Spiritual Growth and Discernment
We make hundreds of decisions every day. Over and over we express our desires and choices. In the process we are literally creating ourselves. This is a very active and hopeful thing. In the process of decision-making we may make decisions with reflection, deliberation and conscious intent or we may decide out of habit or in reaction to a feeling, without much thought.
Most people think they choose freely what they will have in their lives and what they will become. I prove that wrong every time I get near most pastries or warm, newly-baked bread. I am immediately consumed by an intense desire for these. I really have to remind myself of my commitment to feeling better rather than to reveling in sugar and all that baked goods symbolize for me. Simple carbohydrates make me feel terrible physically but they also temporally fill an empty hole inside my psyche. When I chose not to eat them I feel strong emotional forces pulling me toward that class of foods.
Noticing the different feelings inside me and my thought patterns as I struggle to get past the Cinnamon and Almond Ring at Trader Joe’s is really revealing. I’m a grown person but I become very little and whiny as I crawl over to the vegetables and lettuce just beyond the bread and pastries. After all, I work hard and deserve a treat! I could just eat a slice and throw the rest away. I actually could do that (and I have in the past).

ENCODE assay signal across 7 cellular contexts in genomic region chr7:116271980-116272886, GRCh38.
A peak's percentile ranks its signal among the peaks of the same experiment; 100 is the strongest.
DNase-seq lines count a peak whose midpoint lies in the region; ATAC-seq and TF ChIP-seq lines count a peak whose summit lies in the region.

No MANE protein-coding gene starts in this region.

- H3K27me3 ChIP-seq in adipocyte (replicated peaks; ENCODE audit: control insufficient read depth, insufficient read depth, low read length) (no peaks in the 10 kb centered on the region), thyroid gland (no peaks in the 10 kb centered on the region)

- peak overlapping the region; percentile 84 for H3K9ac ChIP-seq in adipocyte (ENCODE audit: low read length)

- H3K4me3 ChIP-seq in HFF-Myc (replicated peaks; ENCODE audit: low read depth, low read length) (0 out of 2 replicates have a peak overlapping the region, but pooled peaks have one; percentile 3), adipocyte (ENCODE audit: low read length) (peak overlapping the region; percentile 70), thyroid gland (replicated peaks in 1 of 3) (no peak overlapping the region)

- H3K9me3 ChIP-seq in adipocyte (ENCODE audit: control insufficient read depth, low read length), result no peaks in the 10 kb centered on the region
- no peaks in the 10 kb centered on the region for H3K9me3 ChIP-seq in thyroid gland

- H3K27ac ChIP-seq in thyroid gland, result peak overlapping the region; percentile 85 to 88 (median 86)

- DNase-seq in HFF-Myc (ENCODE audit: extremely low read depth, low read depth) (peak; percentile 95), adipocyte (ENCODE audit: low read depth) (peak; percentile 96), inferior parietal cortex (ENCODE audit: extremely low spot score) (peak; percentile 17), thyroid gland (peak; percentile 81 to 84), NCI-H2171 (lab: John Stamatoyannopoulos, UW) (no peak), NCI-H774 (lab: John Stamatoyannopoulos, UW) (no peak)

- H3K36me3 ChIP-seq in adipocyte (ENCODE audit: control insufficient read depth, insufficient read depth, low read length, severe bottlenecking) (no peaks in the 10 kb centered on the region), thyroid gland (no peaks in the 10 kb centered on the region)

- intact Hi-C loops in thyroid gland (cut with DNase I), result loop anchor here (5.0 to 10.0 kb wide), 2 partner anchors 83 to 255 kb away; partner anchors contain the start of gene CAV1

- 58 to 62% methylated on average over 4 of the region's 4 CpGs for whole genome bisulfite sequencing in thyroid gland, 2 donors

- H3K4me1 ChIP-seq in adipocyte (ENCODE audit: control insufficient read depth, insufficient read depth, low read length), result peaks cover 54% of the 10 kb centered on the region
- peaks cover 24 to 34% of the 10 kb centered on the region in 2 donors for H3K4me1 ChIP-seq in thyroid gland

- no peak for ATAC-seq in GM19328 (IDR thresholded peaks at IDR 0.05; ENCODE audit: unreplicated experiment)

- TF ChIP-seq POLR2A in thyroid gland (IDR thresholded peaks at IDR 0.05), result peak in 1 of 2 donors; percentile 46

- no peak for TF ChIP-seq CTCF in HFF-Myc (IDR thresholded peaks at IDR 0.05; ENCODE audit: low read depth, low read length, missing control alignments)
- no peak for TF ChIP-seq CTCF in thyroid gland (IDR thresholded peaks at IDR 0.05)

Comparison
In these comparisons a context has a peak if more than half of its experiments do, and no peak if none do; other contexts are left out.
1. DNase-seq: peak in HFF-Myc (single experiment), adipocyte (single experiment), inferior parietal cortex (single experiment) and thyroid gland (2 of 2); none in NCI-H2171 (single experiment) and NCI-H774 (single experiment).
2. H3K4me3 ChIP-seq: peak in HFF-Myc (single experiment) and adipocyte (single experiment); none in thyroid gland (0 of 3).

The desire to be closer to God requires letting God tell me what would please him. That sounds very old fashioned and odd. But, there’s no way around it. Knowing God is knowing what is best — best for me and best for the world. I cannot eat sugar and refined carbohydrates and feel good. I just can’t. I love that stuff!! Knowing God and growing in holiness means that I would like to know which actions in my life would help me to be happy. Discernment is the skill with which I can learn to evaluate what is the best choice at any juncture in my road every day, all day long. There are certain feelings and thoughts that characterize good decisions and others which characterize poor decisions.
Learning those and applying them seems easy enough. One of the problems is that most of us have been fooling ourselves for years about what seems best — because we all love a plausible excuse to eat coffee cake or to buy new clothes when we really don’t need any, etc. And, some of us have been unconsciously choosing what we think other people want for us, so we do not know how we feel about most things in life. What if I dislike red sweaters but have been given a number of them because I look good in red? What if I really dislike a timeshare at Tahoe but almost the whole family loves it? What if I want to go back to school but would have to inconvenience a lot of people? There are ways to know the truth of what is best and to know the ways I postpone the truth and get in my own way.